• Laparotomy: An incision (cut) is made in the wall of the abdomen to check the inside of the abdomen for signs of disease.
    • Thoracotomy: The surgeon opens the chest with a long incision. Lymph nodes and other tissue may be removed.
  • Bronchoscopy: A procedure to look inside the trachea and large airways in the lung for abnormal areas. A bronchoscope is inserted through the nose or mouth into the trachea and lungs. A bronchoscope is a thin, tube-like instrument with a light and a lens for viewing. It may also have a tool to remove tissue samples, which are checked under a microscope for signs of cancer.
  • Cytologic exam: An exam of cells under a microscope (by a pathologist) to check for anything abnormal. For mesothelioma, fluid is taken from around the lungs or from the abdomen. A pathologist checks the cells in the fluid.

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Staging

The process used to find out if cancer has spread outside the pleura or peritoneum is called staging. The information gathered from this process determines the stage of the disease. It is important to know the spread of the cancer in order to plan treatment. The following tests and procedures may be used in the staging process:

  • Chest x-ray: An x-ray of the organs and bones inside the chest. An x-ray is a type of energy beam that can go through the body and onto film, making a picture of areas inside the body.
  • CT scan (CAT scan): A procedure that makes a series of detailed pictures of the chest and abdomen, taken from different angles. The pictures are made by a computer linked to an x-ray machine. A dye may be injected into a vein or swallowed to help the organs or tissues show up more clearly. This procedure is also called computed tomography, computerized tomography, or computerized axial tomography.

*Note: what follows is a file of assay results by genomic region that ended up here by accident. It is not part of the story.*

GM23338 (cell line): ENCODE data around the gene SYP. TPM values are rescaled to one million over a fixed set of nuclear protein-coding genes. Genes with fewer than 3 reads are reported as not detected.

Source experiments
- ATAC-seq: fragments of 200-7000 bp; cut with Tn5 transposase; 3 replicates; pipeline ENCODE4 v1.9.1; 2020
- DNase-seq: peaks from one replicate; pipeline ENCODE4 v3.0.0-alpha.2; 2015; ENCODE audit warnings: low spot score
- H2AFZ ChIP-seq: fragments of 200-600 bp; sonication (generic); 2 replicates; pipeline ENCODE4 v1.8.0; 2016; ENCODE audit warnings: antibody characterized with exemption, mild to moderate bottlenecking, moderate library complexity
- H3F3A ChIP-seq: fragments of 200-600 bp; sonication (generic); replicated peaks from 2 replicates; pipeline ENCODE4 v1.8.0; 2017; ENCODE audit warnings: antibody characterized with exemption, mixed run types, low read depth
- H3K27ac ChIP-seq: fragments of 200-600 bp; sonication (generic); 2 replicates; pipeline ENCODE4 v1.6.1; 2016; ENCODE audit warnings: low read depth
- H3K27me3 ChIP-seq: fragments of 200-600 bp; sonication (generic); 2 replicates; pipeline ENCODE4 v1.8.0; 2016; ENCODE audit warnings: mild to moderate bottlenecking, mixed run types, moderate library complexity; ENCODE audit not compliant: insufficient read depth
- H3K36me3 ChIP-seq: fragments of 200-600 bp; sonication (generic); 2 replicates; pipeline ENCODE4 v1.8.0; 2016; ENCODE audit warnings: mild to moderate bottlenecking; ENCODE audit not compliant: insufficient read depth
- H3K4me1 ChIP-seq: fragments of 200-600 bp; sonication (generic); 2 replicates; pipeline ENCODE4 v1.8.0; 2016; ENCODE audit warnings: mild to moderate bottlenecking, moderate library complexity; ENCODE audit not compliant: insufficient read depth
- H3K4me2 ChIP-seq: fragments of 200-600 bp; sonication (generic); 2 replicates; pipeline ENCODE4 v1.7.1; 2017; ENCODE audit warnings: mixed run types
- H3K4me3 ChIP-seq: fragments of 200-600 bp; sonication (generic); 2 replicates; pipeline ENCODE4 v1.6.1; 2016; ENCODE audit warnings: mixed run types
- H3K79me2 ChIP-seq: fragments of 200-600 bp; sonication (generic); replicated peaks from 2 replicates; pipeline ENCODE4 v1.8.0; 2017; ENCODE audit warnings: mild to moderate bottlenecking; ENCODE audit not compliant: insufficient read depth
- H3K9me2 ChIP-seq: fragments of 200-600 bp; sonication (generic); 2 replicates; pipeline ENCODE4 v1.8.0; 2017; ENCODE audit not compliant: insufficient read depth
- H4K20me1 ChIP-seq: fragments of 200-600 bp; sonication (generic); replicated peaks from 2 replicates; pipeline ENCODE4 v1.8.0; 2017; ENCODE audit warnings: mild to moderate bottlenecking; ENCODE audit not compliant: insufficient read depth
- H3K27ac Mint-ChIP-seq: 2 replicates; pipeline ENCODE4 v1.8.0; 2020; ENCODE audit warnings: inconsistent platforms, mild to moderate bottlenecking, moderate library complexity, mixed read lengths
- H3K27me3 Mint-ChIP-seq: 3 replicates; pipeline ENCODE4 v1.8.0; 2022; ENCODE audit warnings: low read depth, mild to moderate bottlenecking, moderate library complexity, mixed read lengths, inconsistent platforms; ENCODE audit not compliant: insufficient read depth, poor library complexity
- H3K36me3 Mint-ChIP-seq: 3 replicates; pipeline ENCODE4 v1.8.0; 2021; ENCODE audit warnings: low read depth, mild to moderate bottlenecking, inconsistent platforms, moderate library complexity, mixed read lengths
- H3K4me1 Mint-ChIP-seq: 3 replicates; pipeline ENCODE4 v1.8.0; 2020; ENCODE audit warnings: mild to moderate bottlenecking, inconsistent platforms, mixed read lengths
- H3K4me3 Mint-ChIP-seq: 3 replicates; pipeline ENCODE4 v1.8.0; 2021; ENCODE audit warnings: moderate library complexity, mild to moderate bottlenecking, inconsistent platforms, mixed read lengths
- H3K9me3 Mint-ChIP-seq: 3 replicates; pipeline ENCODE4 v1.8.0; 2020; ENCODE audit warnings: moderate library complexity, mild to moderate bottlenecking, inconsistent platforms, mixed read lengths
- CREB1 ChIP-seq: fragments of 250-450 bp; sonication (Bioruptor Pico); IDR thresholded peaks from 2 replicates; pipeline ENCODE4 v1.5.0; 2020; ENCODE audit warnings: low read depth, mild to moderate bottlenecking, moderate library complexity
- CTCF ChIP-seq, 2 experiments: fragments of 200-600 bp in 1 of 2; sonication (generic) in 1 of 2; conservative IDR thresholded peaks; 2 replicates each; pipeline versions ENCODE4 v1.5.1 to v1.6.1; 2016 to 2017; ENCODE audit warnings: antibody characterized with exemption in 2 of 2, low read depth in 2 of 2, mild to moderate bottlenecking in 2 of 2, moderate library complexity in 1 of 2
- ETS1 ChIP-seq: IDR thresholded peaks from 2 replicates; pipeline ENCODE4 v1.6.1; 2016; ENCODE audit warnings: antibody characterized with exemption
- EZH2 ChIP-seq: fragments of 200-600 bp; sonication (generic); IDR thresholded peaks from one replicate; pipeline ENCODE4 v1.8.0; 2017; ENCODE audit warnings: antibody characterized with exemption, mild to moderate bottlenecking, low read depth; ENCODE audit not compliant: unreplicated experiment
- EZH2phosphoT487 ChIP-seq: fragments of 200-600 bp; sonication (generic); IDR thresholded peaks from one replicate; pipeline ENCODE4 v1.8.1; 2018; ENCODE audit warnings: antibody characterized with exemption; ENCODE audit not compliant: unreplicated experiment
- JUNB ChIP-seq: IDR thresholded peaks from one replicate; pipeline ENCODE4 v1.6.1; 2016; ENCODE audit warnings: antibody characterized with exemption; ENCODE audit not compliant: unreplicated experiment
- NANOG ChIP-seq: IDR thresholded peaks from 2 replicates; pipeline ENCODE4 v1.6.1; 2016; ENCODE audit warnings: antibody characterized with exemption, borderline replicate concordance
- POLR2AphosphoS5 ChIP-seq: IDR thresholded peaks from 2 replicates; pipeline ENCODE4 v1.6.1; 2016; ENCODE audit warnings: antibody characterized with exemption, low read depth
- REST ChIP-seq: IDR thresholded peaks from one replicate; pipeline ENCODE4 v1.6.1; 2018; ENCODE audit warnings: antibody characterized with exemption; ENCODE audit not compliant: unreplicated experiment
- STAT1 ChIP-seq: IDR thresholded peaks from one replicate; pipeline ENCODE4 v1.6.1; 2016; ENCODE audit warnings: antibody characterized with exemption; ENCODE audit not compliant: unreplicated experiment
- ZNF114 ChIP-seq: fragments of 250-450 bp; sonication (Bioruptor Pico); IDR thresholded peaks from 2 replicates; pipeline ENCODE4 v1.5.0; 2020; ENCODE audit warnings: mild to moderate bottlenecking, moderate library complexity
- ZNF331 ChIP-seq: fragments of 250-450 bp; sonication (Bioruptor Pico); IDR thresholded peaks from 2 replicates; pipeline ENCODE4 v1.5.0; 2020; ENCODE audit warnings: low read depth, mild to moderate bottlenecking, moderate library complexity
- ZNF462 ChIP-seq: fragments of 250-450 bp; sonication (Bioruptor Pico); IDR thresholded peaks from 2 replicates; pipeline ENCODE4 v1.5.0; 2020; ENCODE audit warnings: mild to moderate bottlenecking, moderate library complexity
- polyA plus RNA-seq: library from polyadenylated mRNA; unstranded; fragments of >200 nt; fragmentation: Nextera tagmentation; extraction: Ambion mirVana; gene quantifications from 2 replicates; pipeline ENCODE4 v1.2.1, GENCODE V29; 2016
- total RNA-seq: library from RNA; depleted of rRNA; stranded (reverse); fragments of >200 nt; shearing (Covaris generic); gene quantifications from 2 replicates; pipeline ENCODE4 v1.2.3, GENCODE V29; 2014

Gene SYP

• MRI (magnetic resonance imaging): A procedure that uses a magnet, radio waves, and a computer to make a series of detailed pictures of the chest or abdomen.
  • Endoscopic ultrasound (EUS): A procedure in which an endoscope is inserted into the body. An endoscope is a thin, tube-like instrument with a light and a lens for viewing. A probe at the end of the endoscope is used to bounce high-energy sound waves (ultrasound) off internal tissues or organs and make echoes. The echoes form a picture of body tissues called a sonogram. This procedure is also called endosonography. EUS may be used to guide fine-needle aspiration (FNA) biopsy of the lung, lymph nodes, or other areas.

Stages of Malignant Mesothelioma

Stage I (Localized)

Stage I is divided into stages IA and IB:

  • In stage IA, cancer is found in one side of the chest in the lining of the chest wall and may also be found in the lining of the chest cavity between the lungs and/or the lining that covers the diaphragm. Cancer has not spread to the lining that covers the lung.
  • In stage IB, cancer is found in one side of the chest in the lining of the chest wall and the lining that covers the lung. Cancer may also be found in the lining of the chest cavity between the lungs and/or the lining that covers the diaphragm.

Stage II (Advanced)

In stage II, cancer is found in one side of the chest in the lining of the chest wall, the lining of the chest cavity between the lungs, the lining that covers the diaphragm, and the lining that covers the lung. Also, cancer has spread into one or both of the following:

  • Diaphragm muscle
  • Lung

Stage III (Advanced)

In stage III, cancer is found in one side of the chest in the lining of the chest wall. Cancer may have spread to

  • the lining of the chest cavity between the lungs.
  • the lining that covers the diaphragm.
  • the lining that covers the lung.